The new policy would limit the impact that school placeholder projects have on calculating school capacity for the annual school tests. Such placeholders currently allow development to move forward and school facility payments to be collected by adding just enough unplanned capacity to prevent a cluster from entering a moratorium. The Public Hearing Draft proposes limiting the use of placeholder capacity to two years to ensure that real capacity improvements are actually being built, not just appearing in a budget document.
The new policy proposes to calculate school impact taxes to reflect the latest student generation rates and school construction costs. Data from Montgomery County Public Schools (MCPS) containing student addresses and grade-level information (stripped of any confidential information) are combined with Planning Department parcel data on the type of residential structure associated with every address in the County. The results are generation rates that reflect the actual location and housing structure of virtually every MCPS student.
The Public Hearing Draft also recommends reintroducing school facility payments and school impact taxes in former Enterprise Zones. The proposed policy would ease the transition by phasing in the collection of the impact taxes and facility payments. It also recommends conducting further research to develop a new process for determining when an area of the County can be exempted from the impact taxes and facility payments.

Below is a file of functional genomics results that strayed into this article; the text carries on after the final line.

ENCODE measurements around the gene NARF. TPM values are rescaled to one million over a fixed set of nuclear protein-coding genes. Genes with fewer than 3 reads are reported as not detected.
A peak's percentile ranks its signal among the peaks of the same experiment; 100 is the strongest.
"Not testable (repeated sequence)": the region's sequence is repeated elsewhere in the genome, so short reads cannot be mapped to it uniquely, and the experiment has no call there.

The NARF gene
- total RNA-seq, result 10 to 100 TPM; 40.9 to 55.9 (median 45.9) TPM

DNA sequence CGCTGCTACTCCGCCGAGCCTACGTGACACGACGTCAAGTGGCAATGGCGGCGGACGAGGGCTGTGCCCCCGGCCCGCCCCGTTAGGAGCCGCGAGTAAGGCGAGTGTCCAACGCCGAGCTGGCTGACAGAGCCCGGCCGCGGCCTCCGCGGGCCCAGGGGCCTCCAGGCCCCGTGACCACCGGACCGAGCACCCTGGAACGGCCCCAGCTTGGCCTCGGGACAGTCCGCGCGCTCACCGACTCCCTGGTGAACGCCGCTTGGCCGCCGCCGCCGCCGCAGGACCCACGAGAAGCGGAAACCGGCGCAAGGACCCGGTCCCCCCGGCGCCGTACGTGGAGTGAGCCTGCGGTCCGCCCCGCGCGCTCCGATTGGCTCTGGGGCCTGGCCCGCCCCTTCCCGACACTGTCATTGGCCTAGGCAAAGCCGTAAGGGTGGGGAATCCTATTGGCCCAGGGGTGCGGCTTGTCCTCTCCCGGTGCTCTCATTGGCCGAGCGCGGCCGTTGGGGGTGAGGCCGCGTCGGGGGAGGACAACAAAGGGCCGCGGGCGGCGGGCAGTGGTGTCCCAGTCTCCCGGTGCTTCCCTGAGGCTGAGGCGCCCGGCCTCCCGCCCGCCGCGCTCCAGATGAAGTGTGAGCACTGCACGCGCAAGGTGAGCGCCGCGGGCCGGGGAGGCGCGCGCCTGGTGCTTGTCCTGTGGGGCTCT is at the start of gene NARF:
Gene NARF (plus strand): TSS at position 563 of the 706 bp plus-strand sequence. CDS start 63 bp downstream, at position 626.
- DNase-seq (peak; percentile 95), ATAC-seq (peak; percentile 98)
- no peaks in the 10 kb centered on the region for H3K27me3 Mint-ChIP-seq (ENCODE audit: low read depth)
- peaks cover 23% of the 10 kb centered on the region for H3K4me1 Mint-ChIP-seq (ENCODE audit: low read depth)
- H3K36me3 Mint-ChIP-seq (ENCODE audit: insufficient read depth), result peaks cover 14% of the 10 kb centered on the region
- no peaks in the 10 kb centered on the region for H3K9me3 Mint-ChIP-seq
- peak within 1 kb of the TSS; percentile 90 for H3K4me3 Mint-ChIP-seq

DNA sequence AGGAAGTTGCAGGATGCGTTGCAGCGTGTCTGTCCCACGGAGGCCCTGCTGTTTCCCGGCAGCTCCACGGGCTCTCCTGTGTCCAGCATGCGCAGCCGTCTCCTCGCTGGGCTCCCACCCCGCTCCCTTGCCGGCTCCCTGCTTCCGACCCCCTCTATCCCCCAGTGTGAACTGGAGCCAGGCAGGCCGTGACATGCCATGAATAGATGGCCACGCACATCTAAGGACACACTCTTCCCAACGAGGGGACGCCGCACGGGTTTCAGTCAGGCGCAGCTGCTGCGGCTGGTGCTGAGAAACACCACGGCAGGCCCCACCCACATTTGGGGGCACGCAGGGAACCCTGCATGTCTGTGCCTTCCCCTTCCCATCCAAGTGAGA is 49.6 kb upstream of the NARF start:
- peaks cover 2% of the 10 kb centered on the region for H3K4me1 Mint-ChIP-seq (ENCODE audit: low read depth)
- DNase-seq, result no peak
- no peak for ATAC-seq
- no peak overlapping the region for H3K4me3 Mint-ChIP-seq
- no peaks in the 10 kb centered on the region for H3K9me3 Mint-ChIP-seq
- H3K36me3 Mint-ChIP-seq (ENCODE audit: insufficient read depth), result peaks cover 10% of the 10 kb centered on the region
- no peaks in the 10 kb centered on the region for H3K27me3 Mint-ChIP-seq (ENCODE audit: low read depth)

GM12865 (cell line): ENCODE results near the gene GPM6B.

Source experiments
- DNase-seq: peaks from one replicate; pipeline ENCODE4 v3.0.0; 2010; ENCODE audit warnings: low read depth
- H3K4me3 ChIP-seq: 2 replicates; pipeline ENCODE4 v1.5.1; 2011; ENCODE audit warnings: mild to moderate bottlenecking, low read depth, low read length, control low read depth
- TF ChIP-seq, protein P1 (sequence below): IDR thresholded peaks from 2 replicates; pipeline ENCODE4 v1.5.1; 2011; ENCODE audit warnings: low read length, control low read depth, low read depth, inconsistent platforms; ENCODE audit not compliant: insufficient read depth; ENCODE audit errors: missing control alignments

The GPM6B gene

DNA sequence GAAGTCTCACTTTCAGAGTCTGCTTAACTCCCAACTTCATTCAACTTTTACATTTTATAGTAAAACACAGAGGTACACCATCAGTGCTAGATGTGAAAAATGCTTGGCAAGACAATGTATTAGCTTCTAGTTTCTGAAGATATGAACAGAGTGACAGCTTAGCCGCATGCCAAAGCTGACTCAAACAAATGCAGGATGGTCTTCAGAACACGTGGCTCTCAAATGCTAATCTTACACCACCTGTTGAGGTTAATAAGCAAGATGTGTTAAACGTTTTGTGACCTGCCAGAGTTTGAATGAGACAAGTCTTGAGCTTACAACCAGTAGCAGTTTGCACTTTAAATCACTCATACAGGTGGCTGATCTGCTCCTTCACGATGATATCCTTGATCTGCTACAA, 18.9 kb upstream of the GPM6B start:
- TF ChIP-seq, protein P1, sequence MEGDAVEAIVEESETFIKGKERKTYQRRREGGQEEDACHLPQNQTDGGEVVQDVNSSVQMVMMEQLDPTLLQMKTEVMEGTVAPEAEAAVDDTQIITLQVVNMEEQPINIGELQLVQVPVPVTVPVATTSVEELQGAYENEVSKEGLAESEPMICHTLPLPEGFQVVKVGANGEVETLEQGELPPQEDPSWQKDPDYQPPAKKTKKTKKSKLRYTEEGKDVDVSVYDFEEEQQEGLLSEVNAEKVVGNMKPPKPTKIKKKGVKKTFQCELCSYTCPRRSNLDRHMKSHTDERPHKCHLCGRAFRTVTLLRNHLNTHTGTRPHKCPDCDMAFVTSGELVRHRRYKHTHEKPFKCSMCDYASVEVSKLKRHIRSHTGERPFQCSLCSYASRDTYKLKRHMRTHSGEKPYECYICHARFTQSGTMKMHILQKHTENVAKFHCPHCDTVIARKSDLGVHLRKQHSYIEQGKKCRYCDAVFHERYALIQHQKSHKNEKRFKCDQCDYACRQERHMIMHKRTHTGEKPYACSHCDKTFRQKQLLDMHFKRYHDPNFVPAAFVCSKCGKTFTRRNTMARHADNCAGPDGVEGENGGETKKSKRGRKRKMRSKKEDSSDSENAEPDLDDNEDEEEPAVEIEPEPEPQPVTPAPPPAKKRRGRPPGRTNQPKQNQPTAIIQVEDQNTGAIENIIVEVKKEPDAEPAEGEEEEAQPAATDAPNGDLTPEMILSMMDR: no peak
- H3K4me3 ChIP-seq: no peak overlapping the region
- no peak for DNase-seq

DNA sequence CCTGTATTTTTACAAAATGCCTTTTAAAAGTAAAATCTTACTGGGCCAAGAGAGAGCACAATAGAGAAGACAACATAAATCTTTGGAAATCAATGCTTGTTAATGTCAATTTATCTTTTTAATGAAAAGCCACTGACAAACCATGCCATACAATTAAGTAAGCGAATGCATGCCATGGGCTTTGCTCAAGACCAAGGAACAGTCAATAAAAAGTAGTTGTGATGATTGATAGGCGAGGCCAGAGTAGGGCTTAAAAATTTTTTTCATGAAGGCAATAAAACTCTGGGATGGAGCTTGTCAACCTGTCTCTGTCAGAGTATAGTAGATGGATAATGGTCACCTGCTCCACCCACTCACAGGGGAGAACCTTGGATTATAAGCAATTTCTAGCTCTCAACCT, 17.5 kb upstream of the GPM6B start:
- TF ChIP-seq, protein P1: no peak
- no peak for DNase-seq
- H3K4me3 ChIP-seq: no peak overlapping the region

Schedule of Subdivision Staging Policy Review
Planning Board work sessions to refine the Subdivision Staging Policy will continue each Thursday in June before the Planning Board draft of the policy is transmitted to the County Council at the end of July. The Council will hold its own work sessions and public hearing in the fall, before voting to adopt the revised policy in November.
Background on Subdivision Staging Policy
Planning staff is proposing new ideas in transportation and school capacity planning as part of revising the Subdivision Staging Policy, which is updated every four years. This quadrennial policy (formerly known as the Growth Policy) includes criteria and guidance for the administration of the County’s Adequate Public Facility Ordinance (APFO), which matches the timing of private development with the availability of public services.